On running and crying


There’s a part of my running route, a short and gentle uphill climb that turns a right corner at the top, where the path curves round a busy set of traffic lights. 

I’ve come to remember sections of my runs by what I was listening to when I trod each section. Or maybe it’s the other way round – I remember pieces of podcasts and news stories, reports of global events and snippets of heart-warming anecdotes when I think of the places I’ve run. The beach in Queensland that is all about Turing and sentience, the corner of summertime Munich that now reminds me of alien invasion, the Kenyan elections unfolding alongside a corn field in west England. 

Maybe it’s the rhythm of my jogging, or the fresh air, or the lack of distraction, but I have a curiously vivid memory of those places and their soundtracks.

The path has got a lot busier than usual, we’re allowed out of lockdown for exercise and the gyms and beaches are closed in this part of Sydney, Australia, so everyone seems to have taken up running, or walking with their families, to escape the four walls of home. I tread from the pavement to the road and up again, skirting around prams and masked couples where I usually pass next to no-one. 

And as I tread the warm tarmac, sweep around roadworks and pass boats parked on trailers alongside the golf course, I listen to news from America during the Covid-19 crisis. My runs have become 

That’s what I was doing as I approached the small hill a few days ago, and that’s how I learnt how hard it is to run and cry at the same time.

I’m listening to a story about a woman who is barred from visiting her mother who has ALS and lives in a hospital and, with coronavirus spreading, the woman worries about never seeing her mother again. She stumbles with grammar, her syntax muddled by the overwhelming reality that, if coronavirus reaches her mum’s ward, it’s very likely she’ll die. She lives across from the hospital and can see her mum’s window. She’s forced to ask questions she never imagined she’d ask – will she have to stand in the park as her mother dies, and imagine what’s going on behind that glass as she looks up from her safe distance?

And I think of my own mother, in a high-needs unit in a care home in England. She has early-onset dementia and is hoisted from her bed into an armchair and back again each day. Because of the virus, she’s not allowed to leave her room or to have visitors, so, even if I was to somehow abracadabra my way through aeroplane-less empty skies to Covid-ravaged Europe, I’d get no further than looking up at the double-glazing in her window, too.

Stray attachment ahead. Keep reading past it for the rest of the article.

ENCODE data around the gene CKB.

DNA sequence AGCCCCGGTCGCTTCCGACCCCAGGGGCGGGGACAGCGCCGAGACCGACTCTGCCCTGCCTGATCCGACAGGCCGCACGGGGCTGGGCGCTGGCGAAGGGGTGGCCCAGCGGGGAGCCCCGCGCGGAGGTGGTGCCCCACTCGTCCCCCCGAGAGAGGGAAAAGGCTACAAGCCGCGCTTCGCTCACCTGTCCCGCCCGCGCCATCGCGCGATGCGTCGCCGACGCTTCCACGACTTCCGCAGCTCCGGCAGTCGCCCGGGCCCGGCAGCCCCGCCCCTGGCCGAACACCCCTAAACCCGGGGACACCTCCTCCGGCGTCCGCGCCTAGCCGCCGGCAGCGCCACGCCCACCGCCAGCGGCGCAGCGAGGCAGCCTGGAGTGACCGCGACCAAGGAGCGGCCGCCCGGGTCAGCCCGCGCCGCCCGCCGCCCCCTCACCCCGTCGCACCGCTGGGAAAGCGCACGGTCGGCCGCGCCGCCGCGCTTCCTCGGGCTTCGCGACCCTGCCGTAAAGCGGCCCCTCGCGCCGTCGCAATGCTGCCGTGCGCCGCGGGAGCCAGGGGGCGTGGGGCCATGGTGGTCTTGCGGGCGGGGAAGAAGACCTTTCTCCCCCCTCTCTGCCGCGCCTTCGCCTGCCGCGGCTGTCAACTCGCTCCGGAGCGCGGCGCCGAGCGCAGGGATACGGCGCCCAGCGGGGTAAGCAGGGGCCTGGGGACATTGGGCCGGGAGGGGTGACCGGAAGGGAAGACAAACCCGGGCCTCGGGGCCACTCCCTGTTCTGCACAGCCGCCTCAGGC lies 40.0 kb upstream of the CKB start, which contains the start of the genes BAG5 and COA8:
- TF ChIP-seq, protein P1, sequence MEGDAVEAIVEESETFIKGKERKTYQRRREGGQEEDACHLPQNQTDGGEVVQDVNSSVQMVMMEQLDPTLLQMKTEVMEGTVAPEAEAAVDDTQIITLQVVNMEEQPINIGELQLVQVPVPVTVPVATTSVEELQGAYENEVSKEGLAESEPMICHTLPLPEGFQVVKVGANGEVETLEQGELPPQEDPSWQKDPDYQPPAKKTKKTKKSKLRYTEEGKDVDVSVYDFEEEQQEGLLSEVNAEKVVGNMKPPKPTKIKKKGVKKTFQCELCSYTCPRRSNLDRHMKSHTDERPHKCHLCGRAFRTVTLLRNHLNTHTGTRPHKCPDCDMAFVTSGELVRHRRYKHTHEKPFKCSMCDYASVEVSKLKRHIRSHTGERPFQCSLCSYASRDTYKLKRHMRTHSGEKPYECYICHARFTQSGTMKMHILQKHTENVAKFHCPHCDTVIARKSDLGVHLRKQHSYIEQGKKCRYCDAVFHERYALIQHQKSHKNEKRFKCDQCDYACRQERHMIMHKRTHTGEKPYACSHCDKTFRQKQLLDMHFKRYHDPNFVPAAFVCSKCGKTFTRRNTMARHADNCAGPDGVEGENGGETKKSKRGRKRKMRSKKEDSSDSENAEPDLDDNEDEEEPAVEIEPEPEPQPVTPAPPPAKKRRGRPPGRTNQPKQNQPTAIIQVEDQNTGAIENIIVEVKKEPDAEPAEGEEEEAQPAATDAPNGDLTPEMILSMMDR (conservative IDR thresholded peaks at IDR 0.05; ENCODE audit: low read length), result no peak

My chest seizes up as the woman describes her dream of getting her mum the fuck off planet earth and how irrationality sometimes takes over – could her mother’s ventilator be given to a younger, more potentially fruitful patient? She has no breath of her own, and no chance of taking another breath, after all. 

It’s happened a few times, now, as I run and listen to what sound like dispatches from a third world country. The hospital worker in New York City who couldn’t be with his wife as she died at home. The immigrant who, sick with Covid-19, is sleeping in his car because he was thrown out of his accommodation by his scared, pregnant landlady. 

I struggle for air, my throat clamping down and my chest feeling like it’s buckling under a heap of sand bags. I can’t breathe. I imagine asthma attacks as I try to keep moving. I hear a whimper – it’s me. I stop, fold over and catch my breath as tears merge with sweat, pricking my eyes.

I leave the green of the park behind me and run towards the ocean cliffs. I lean on the railing and suck in big lungfuls of salty air, the foam churning 100 feet below and, in the distance, with the land, people and the virus behind me, I look to the calm, grey horizon.

The accounts go on – ventilators puffing and emptying broken lungs. The suffocating coughing, the good samaritans and the thought of so very many, locked down, locked away and locked out. I miss you, Mumma. I’m not running, so this time, when the tears roll and my face crumples, I can breathe.


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